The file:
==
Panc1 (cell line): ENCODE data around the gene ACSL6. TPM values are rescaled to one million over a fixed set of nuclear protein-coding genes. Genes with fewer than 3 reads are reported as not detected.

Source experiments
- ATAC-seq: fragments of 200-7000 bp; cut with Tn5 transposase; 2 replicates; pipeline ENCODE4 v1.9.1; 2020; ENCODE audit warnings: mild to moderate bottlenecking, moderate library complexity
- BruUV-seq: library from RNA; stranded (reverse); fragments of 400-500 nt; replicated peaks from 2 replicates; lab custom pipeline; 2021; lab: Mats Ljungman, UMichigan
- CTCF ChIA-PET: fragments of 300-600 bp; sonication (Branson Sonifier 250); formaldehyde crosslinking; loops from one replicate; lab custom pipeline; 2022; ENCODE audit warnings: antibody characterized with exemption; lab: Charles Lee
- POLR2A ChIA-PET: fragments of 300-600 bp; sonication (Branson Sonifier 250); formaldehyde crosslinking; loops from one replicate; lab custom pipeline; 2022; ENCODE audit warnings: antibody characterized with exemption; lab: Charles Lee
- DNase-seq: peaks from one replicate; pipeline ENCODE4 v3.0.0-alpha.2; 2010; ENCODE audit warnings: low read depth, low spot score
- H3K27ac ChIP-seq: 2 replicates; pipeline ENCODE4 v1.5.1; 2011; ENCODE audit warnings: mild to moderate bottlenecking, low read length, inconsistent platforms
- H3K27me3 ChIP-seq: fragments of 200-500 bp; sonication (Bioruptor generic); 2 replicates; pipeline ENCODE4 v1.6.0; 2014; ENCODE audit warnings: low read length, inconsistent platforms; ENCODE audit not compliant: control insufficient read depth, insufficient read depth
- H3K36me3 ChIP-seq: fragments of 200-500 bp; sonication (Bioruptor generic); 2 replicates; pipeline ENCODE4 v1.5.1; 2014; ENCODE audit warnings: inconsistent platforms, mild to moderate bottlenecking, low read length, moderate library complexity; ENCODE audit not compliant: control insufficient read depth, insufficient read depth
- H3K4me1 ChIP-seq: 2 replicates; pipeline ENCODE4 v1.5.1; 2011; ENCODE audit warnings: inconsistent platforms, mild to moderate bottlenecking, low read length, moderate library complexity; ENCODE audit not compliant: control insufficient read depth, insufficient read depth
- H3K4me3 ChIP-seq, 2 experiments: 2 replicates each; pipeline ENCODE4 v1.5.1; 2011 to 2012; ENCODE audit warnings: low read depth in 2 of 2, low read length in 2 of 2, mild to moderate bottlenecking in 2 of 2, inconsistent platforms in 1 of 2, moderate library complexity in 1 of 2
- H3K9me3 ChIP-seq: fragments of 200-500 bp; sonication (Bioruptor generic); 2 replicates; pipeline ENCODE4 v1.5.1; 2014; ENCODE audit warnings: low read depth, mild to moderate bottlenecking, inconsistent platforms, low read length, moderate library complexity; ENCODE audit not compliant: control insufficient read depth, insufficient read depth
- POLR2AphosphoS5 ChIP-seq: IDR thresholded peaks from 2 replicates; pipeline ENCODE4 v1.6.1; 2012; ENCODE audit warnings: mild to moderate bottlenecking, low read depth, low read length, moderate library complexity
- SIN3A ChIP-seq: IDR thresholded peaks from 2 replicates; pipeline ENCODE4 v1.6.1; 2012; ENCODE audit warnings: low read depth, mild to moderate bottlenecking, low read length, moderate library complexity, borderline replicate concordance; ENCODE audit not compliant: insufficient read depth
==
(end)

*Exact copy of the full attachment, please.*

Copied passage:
Panc1 (cell line): ENCODE data around the gene ACSL6. TPM values are rescaled to one million over a fixed set of nuclear protein-coding genes. Genes with fewer than 3 reads are reported as not detected.

Source experiments
- ATAC-seq: fragments of 200-7000 bp; cut with Tn5 transposase; 2 replicates; pipeline ENCODE4 v1.9.1; 2020; ENCODE audit warnings: mild to moderate bottlenecking, moderate library complexity
- BruUV-seq: library from RNA; stranded (reverse); fragments of 400-500 nt; replicated peaks from 2 replicates; lab custom pipeline; 2021; lab: Mats Ljungman, UMichigan
- CTCF ChIA-PET: fragments of 300-600 bp; sonication (Branson Sonifier 250); formaldehyde crosslinking; loops from one replicate; lab custom pipeline; 2022; ENCODE audit warnings: antibody characterized with exemption; lab: Charles Lee
- POLR2A ChIA-PET: fragments of 300-600 bp; sonication (Branson Sonifier 250); formaldehyde crosslinking; loops from one replicate; lab custom pipeline; 2022; ENCODE audit warnings: antibody characterized with exemption; lab: Charles Lee
- DNase-seq: peaks from one replicate; pipeline ENCODE4 v3.0.0-alpha.2; 2010; ENCODE audit warnings: low read depth, low spot score
- H3K27ac ChIP-seq: 2 replicates; pipeline ENCODE4 v1.5.1; 2011; ENCODE audit warnings: mild to moderate bottlenecking, low read length, inconsistent platforms
- H3K27me3 ChIP-seq: fragments of 200-500 bp; sonication (Bioruptor generic); 2 replicates; pipeline ENCODE4 v1.6.0; 2014; ENCODE audit warnings: low read length, inconsistent platforms; ENCODE audit not compliant: control insufficient read depth, insufficient read depth
- H3K36me3 ChIP-seq: fragments of 200-500 bp; sonication (Bioruptor generic); 2 replicates; pipeline ENCODE4 v1.5.1; 2014; ENCODE audit warnings: inconsistent platforms, mild to moderate bottlenecking, low read length, moderate library complexity; ENCODE audit not compliant: control insufficient read depth, insufficient read depth
- H3K4me1 ChIP-seq: 2 replicates; pipeline ENCODE4 v1.5.1; 2011; ENCODE audit warnings: inconsistent platforms, mild to moderate bottlenecking, low read length, moderate library complexity; ENCODE audit not compliant: control insufficient read depth, insufficient read depth
- H3K4me3 ChIP-seq, 2 experiments: 2 replicates each; pipeline ENCODE4 v1.5.1; 2011 to 2012; ENCODE audit warnings: low read depth in 2 of 2, low read length in 2 of 2, mild to moderate bottlenecking in 2 of 2, inconsistent platforms in 1 of 2, moderate library complexity in 1 of 2
- H3K9me3 ChIP-seq: fragments of 200-500 bp; sonication (Bioruptor generic); 2 replicates; pipeline ENCODE4 v1.5.1; 2014; ENCODE audit warnings: low read depth, mild to moderate bottlenecking, inconsistent platforms, low read length, moderate library complexity; ENCODE audit not compliant: control insufficient read depth, insufficient read depth
- POLR2AphosphoS5 ChIP-seq: IDR thresholded peaks from 2 replicates; pipeline ENCODE4 v1.6.1; 2012; ENCODE audit warnings: mild to moderate bottlenecking, low read depth, low read length, moderate library complexity
- SIN3A ChIP-seq: IDR thresholded peaks from 2 replicates; pipeline ENCODE4 v1.6.1; 2012; ENCODE audit warnings: low read depth, mild to moderate bottlenecking, low read length, moderate library complexity, borderline replicate concordance; ENCODE audit not compliant: insufficient read depth